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An artificial intelligence (AI) tool developed by Caristo Diagnostics and based on research funded by the British Heart Foundation (BHF) anticipates cardiovascular pathology during routine heart scans.
The tool works by scanning “ticking-time-bomb” arteries that have the possibility of becoming blocked and thus trigger a heart attack. By employing AI, the CaRi-Heart tool produces a ‘fat attenuation index score’ (FAI-Score) in accordance with regular heart scans in bid to accurately measure the inflammation of blood vessels inside and around the heart.
The news follows the the CaRi-Heart tool receiving its CE approval in March. Since then, the device has become readily available for use by clinicians across the UK, via the NHS, and Europe.
Dr Cheerag Shirodaria, chief executive officer and co-founder of Caristo Diagnostics, shared in a statement:
The beauty of our technology is that it will not only save countless lives, but it is incredibly simple. CaRi-Heart analysis can be undertaken on any CT heart scan, hospitals don’t need to change equipment and patients don’t need another test.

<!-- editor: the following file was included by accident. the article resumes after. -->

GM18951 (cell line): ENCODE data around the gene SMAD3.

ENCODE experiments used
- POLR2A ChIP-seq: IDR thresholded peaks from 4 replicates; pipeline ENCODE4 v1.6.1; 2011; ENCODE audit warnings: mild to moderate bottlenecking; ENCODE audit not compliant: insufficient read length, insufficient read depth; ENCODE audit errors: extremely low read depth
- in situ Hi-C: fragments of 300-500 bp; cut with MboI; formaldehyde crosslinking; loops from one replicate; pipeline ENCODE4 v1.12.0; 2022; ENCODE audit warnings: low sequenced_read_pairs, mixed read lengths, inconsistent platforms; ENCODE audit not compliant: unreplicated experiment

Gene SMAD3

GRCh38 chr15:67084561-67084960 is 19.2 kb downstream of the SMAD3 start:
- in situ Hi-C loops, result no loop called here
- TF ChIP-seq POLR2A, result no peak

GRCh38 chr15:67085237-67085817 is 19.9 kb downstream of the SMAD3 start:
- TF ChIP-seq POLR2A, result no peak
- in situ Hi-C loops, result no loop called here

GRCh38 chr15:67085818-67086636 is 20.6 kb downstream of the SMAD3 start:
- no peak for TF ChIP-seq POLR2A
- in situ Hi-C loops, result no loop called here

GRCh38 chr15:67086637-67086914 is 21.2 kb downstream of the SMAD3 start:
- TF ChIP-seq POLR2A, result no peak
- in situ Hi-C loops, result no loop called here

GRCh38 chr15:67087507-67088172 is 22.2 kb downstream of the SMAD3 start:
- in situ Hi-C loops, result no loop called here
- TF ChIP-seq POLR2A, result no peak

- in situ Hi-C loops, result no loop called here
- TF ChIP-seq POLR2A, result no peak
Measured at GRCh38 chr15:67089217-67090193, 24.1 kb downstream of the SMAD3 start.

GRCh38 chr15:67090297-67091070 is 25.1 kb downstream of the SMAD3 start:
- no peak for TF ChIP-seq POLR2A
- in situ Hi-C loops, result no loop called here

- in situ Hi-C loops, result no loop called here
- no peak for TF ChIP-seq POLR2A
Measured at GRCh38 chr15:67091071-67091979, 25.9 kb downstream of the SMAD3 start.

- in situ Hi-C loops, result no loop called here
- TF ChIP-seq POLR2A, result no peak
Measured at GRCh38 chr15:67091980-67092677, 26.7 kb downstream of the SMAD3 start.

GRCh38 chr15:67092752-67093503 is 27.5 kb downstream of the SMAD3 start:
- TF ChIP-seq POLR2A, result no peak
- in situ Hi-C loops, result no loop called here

Physicians simply need to send their patient’s CT heart scan and they will then receive the personalised FAI-Score and CaRi-Heart Risk to guide patient management. It fits perfectly with a physician’s workflow.
Professor James Leiper, associate medical director at the British Heart Foundation, said in a press release:
The development and approval of this new AI tool is a major success story. It’s a prime example of how BHF-funded research can lay the foundations for a truly transformational advance in the diagnosis and prevention of heart and circulatory diseases.
This research exemplifies the fundamental role medical research charities play in the translation of scientific research into the commercial and clinical sectors, which ultimately benefits the UK’s scientific ecosystem and patients with cardiovascular disease.
Sadly, the pandemic has had a devastating blow to the BHF’s research spend, cutting it in half by £50 million this year alone. We need the kind support of the public more than ever to continue our life-saving research so more projects like this can get off the ground.
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